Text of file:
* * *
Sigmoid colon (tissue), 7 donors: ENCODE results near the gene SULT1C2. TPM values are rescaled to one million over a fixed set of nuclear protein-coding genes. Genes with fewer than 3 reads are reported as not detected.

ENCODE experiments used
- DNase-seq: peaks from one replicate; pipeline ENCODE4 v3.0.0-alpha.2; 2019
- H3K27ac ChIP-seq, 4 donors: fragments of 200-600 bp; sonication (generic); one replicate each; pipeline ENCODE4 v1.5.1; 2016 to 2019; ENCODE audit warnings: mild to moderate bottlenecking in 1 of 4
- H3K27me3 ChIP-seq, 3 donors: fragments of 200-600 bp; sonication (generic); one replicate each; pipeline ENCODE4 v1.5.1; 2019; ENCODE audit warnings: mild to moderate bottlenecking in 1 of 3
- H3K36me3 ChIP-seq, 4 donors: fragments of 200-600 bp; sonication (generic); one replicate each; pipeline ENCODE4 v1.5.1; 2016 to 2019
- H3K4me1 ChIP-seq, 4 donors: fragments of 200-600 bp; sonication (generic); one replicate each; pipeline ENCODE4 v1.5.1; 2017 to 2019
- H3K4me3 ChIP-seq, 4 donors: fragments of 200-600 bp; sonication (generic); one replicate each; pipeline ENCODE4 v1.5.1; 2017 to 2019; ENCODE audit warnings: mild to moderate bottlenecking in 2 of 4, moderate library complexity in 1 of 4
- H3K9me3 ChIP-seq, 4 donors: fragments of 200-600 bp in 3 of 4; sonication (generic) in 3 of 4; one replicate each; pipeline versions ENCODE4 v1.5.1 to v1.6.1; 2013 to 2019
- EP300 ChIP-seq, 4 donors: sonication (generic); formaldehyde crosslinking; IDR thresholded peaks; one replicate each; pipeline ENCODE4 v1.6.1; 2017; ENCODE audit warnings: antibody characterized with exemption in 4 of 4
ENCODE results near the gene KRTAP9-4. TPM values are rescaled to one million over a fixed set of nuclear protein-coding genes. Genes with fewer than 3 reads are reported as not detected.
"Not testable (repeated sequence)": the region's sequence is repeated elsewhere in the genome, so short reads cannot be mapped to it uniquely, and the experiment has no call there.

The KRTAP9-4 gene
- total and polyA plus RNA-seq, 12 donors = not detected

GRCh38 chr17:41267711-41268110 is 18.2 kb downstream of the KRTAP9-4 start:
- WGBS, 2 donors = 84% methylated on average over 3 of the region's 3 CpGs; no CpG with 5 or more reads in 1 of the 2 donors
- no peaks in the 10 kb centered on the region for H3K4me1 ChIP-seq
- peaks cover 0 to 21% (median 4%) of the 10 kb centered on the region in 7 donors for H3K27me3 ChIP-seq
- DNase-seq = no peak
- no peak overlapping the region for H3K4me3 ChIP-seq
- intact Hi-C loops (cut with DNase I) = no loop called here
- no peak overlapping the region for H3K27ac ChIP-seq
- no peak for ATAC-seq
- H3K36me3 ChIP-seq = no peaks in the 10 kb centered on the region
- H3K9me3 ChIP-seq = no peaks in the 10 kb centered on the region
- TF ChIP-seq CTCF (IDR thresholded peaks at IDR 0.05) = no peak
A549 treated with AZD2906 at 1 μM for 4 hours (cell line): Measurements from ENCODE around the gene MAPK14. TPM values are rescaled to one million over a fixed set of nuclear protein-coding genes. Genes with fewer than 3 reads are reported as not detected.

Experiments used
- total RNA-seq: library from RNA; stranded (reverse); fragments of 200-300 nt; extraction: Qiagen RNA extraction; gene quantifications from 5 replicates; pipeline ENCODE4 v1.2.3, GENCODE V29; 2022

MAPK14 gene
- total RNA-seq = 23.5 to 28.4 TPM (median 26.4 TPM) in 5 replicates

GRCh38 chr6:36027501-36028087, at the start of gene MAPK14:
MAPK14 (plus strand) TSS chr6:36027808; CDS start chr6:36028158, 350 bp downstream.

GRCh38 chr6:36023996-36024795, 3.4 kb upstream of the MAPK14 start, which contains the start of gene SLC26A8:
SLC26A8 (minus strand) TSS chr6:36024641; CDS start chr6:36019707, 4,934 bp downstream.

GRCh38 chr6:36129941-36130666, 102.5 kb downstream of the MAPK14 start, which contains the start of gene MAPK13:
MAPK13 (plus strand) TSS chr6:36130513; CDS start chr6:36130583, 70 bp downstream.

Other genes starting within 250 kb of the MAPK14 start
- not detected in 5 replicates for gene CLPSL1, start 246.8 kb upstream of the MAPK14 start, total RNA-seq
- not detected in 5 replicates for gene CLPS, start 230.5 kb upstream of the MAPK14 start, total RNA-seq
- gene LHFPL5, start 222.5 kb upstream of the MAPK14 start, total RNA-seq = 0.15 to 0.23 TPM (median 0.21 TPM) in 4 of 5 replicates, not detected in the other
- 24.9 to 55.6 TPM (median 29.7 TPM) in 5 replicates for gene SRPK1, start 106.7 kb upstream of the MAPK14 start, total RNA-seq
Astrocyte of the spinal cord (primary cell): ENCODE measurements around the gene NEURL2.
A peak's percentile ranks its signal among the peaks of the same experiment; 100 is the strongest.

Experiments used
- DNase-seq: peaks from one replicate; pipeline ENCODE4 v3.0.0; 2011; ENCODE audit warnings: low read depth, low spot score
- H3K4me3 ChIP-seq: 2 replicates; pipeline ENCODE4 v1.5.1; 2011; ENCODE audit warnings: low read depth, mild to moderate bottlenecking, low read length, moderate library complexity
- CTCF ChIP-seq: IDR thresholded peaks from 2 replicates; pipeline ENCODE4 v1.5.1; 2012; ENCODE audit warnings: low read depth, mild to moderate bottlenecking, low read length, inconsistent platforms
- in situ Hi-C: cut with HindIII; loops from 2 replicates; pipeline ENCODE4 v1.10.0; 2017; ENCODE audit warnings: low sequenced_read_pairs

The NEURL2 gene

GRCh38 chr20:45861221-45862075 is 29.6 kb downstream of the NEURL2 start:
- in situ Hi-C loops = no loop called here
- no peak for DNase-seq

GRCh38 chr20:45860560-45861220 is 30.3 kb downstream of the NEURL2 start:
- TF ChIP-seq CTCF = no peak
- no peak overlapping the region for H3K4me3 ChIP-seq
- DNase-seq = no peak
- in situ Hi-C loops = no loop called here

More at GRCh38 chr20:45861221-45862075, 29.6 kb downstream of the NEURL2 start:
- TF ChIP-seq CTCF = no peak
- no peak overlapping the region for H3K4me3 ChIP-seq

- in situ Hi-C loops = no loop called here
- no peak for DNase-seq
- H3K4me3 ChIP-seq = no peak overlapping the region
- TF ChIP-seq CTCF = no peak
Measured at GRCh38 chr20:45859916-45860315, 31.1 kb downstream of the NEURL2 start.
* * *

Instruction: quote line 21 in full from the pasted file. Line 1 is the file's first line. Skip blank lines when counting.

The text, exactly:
- intact Hi-C loops (cut with DNase I) = no loop called here